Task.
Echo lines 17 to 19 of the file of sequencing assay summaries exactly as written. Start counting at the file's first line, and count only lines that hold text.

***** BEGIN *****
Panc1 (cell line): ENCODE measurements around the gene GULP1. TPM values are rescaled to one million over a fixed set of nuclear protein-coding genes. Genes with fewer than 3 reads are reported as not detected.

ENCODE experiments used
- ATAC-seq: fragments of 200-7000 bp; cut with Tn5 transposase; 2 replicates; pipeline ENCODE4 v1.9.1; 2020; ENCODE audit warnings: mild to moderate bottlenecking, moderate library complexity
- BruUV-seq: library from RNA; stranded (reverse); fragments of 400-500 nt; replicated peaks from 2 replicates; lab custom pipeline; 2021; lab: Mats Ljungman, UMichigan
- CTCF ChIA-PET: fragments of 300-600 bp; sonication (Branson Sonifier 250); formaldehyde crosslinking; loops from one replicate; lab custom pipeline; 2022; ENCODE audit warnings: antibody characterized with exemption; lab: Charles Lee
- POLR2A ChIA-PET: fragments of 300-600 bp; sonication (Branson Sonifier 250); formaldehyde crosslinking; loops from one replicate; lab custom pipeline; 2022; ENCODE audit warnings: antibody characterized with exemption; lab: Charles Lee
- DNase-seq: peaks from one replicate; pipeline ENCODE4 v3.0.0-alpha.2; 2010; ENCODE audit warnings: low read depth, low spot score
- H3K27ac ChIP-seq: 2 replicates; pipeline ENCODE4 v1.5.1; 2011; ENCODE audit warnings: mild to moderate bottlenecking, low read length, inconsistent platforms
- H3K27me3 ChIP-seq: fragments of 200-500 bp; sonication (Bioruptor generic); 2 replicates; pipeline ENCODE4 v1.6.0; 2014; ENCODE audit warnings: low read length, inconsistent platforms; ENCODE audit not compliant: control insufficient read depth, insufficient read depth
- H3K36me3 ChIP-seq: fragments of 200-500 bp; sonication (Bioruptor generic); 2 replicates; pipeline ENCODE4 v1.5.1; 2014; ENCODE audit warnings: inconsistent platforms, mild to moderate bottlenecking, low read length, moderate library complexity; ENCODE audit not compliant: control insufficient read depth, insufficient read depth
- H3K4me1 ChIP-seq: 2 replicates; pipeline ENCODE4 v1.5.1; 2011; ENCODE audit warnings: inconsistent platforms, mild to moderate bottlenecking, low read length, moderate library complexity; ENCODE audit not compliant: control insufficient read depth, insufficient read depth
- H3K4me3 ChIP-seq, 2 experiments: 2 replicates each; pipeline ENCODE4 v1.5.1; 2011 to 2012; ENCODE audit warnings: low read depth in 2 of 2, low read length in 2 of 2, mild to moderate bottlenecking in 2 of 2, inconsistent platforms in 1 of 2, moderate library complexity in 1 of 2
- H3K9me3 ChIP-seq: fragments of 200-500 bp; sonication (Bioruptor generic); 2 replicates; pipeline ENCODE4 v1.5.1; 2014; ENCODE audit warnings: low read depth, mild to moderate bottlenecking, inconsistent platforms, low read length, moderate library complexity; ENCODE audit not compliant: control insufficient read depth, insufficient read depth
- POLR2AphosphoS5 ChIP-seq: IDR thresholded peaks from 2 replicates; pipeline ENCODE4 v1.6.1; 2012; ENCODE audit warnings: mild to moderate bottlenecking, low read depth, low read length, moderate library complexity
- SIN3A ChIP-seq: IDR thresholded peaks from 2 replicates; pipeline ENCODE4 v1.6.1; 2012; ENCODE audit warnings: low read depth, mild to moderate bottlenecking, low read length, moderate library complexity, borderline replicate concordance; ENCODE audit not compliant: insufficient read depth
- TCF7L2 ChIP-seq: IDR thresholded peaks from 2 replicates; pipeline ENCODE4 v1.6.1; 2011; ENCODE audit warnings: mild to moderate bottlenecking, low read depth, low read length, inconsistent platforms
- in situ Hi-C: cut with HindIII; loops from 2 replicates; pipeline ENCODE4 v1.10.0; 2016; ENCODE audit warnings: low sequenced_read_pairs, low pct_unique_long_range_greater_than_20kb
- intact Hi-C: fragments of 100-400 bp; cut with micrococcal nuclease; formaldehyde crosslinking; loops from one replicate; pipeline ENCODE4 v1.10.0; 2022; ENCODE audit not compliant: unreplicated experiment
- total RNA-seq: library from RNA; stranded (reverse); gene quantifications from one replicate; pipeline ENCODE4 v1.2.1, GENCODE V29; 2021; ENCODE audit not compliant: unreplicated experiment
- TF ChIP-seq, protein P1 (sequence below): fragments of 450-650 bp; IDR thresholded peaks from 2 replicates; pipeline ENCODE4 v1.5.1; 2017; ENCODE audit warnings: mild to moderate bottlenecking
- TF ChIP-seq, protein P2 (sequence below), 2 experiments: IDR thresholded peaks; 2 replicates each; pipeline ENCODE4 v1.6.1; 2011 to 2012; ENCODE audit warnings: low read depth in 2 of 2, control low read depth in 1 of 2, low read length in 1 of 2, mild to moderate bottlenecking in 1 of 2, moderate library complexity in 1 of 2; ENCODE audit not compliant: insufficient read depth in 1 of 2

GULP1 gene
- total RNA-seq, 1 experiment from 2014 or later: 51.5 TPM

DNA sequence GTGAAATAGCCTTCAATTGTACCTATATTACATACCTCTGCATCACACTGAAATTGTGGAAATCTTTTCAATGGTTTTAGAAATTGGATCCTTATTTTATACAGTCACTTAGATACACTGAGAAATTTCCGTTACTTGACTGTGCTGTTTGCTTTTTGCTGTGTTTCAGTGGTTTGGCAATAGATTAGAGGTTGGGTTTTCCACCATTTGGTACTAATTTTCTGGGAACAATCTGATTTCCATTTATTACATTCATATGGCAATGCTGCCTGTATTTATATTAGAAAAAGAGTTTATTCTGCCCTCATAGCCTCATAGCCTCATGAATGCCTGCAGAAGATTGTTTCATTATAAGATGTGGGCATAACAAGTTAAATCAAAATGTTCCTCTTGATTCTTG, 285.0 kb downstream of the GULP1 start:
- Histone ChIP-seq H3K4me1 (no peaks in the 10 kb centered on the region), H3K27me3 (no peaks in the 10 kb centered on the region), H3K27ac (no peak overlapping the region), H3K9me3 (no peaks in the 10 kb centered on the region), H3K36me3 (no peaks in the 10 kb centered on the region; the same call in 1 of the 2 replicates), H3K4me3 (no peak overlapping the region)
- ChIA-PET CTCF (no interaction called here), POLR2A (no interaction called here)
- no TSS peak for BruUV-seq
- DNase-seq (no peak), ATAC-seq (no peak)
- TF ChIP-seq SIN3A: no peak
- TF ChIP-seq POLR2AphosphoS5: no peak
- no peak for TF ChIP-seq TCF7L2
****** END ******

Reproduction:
- in situ Hi-C: cut with HindIII; loops from 2 replicates; pipeline ENCODE4 v1.10.0; 2016; ENCODE audit warnings: low sequenced_read_pairs, low pct_unique_long_range_greater_than_20kb
- intact Hi-C: fragments of 100-400 bp; cut with micrococcal nuclease; formaldehyde crosslinking; loops from one replicate; pipeline ENCODE4 v1.10.0; 2022; ENCODE audit not compliant: unreplicated experiment
- total RNA-seq: library from RNA; stranded (reverse); gene quantifications from one replicate; pipeline ENCODE4 v1.2.1, GENCODE V29; 2021; ENCODE audit not compliant: unreplicated experiment